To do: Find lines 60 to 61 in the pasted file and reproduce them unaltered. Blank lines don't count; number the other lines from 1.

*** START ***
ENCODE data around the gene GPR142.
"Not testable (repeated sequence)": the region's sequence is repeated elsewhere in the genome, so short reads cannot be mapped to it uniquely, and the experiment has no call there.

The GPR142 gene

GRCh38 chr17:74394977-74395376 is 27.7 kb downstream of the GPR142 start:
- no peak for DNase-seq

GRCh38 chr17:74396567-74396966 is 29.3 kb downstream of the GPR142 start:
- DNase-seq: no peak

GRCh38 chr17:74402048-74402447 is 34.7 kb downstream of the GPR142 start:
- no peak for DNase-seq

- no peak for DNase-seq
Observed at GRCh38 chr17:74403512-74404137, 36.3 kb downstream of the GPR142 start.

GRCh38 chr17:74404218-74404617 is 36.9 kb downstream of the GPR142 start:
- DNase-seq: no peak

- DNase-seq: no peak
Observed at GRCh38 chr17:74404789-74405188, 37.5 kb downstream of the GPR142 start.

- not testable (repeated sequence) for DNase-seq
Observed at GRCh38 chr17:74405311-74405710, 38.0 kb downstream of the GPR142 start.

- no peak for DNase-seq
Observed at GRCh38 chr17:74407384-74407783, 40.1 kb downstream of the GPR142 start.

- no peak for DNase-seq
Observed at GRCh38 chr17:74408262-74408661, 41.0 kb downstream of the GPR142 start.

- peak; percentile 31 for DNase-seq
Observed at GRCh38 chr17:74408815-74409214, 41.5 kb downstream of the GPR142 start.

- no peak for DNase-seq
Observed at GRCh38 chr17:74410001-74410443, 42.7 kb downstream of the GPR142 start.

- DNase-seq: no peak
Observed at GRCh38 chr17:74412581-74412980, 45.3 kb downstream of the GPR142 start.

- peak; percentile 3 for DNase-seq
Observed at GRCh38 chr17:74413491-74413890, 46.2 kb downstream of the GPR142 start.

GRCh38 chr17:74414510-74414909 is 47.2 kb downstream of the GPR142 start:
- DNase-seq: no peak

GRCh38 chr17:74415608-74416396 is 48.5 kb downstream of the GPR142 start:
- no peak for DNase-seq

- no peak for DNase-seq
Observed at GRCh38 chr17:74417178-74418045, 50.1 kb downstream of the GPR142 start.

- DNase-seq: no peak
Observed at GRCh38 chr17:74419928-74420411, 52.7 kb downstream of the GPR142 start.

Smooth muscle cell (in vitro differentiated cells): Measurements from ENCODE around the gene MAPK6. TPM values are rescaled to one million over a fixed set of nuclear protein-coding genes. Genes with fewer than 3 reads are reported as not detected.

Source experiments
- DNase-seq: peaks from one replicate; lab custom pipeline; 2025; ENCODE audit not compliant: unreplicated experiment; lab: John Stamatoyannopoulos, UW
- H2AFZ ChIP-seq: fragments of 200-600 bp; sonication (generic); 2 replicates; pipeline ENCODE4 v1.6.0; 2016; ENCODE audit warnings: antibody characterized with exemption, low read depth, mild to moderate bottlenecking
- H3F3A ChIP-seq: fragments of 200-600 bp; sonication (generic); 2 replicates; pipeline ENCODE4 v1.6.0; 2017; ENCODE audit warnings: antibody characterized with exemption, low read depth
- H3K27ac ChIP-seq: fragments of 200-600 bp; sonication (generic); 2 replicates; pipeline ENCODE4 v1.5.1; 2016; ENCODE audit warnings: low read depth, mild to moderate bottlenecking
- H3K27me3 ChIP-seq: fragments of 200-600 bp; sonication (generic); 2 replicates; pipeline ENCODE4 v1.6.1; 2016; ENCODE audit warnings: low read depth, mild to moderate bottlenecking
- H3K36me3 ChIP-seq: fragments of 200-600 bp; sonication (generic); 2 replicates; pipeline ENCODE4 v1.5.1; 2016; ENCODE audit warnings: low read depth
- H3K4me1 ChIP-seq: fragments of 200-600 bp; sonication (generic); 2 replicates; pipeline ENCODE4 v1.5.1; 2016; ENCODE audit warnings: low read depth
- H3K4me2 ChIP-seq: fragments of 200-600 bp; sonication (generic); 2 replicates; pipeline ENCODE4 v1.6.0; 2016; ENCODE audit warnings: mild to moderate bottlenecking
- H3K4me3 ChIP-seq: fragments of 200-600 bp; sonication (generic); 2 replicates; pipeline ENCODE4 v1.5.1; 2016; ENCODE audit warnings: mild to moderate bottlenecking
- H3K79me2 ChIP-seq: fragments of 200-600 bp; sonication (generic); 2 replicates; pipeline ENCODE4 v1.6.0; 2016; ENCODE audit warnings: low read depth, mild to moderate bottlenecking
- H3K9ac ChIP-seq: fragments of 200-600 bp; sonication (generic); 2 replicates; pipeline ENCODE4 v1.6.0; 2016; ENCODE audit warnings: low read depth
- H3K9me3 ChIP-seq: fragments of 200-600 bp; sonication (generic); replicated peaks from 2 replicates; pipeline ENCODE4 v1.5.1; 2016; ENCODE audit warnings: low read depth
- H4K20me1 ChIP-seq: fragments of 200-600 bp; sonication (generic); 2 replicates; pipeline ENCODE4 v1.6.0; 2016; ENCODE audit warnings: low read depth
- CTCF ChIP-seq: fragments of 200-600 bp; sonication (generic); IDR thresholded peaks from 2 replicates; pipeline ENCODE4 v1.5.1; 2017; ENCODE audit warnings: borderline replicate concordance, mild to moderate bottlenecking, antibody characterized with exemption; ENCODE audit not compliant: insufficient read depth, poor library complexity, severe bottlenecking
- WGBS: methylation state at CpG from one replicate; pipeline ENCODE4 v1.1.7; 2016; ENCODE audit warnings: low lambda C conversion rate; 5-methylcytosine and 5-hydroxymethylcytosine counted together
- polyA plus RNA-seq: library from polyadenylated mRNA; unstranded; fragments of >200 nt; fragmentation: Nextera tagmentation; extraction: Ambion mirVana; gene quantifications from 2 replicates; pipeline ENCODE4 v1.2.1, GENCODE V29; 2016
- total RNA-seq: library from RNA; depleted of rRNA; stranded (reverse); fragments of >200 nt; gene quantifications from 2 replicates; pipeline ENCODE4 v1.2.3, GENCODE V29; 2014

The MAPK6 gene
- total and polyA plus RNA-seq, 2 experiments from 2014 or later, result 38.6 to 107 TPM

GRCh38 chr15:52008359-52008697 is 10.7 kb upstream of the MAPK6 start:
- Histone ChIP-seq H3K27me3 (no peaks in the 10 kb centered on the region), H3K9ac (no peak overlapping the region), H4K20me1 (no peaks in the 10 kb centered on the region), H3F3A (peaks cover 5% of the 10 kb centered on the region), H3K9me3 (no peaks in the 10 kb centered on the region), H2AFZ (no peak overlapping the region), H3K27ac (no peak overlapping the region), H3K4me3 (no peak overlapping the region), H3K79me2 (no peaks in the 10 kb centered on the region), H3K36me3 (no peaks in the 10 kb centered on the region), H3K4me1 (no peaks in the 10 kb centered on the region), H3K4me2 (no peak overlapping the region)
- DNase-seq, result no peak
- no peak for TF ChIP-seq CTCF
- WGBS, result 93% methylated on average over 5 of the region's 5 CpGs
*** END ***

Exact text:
- Histone ChIP-seq H3K27me3 (no peaks in the 10 kb centered on the region), H3K9ac (no peak overlapping the region), H4K20me1 (no peaks in the 10 kb centered on the region), H3F3A (peaks cover 5% of the 10 kb centered on the region), H3K9me3 (no peaks in the 10 kb centered on the region), H2AFZ (no peak overlapping the region), H3K27ac (no peak overlapping the region), H3K4me3 (no peak overlapping the region), H3K79me2 (no peaks in the 10 kb centered on the region), H3K36me3 (no peaks in the 10 kb centered on the region), H3K4me1 (no peaks in the 10 kb centered on the region), H3K4me2 (no peak overlapping the region)
- DNase-seq, result no peak